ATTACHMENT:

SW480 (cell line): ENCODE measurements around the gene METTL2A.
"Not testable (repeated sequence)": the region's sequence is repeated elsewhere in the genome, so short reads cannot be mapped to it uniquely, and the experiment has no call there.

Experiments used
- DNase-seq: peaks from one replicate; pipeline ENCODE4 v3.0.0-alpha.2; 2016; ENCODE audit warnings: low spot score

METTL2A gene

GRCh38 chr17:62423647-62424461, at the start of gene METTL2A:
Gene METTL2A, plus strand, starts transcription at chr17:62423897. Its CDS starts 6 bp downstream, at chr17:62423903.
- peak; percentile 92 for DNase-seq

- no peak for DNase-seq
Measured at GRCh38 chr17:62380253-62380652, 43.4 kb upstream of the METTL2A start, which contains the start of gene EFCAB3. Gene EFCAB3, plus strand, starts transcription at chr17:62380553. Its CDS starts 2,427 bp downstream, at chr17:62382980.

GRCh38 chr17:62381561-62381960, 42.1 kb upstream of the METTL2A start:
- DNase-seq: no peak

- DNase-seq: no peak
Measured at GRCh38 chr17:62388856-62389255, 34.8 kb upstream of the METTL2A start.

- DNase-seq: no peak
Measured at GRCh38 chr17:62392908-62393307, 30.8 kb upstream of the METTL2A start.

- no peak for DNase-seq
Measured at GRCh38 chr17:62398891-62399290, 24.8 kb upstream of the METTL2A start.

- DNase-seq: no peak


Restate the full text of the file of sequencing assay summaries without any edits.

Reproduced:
SW480 (cell line): ENCODE measurements around the gene METTL2A.
"Not testable (repeated sequence)": the region's sequence is repeated elsewhere in the genome, so short reads cannot be mapped to it uniquely, and the experiment has no call there.

Experiments used
- DNase-seq: peaks from one replicate; pipeline ENCODE4 v3.0.0-alpha.2; 2016; ENCODE audit warnings: low spot score

METTL2A gene

GRCh38 chr17:62423647-62424461, at the start of gene METTL2A:
Gene METTL2A, plus strand, starts transcription at chr17:62423897. Its CDS starts 6 bp downstream, at chr17:62423903.
- peak; percentile 92 for DNase-seq

- no peak for DNase-seq
Measured at GRCh38 chr17:62380253-62380652, 43.4 kb upstream of the METTL2A start, which contains the start of gene EFCAB3. Gene EFCAB3, plus strand, starts transcription at chr17:62380553. Its CDS starts 2,427 bp downstream, at chr17:62382980.

GRCh38 chr17:62381561-62381960, 42.1 kb upstream of the METTL2A start:
- DNase-seq: no peak

- DNase-seq: no peak
Measured at GRCh38 chr17:62388856-62389255, 34.8 kb upstream of the METTL2A start.

- DNase-seq: no peak
Measured at GRCh38 chr17:62392908-62393307, 30.8 kb upstream of the METTL2A start.

- no peak for DNase-seq
Measured at GRCh38 chr17:62398891-62399290, 24.8 kb upstream of the METTL2A start.

- DNase-seq: no peak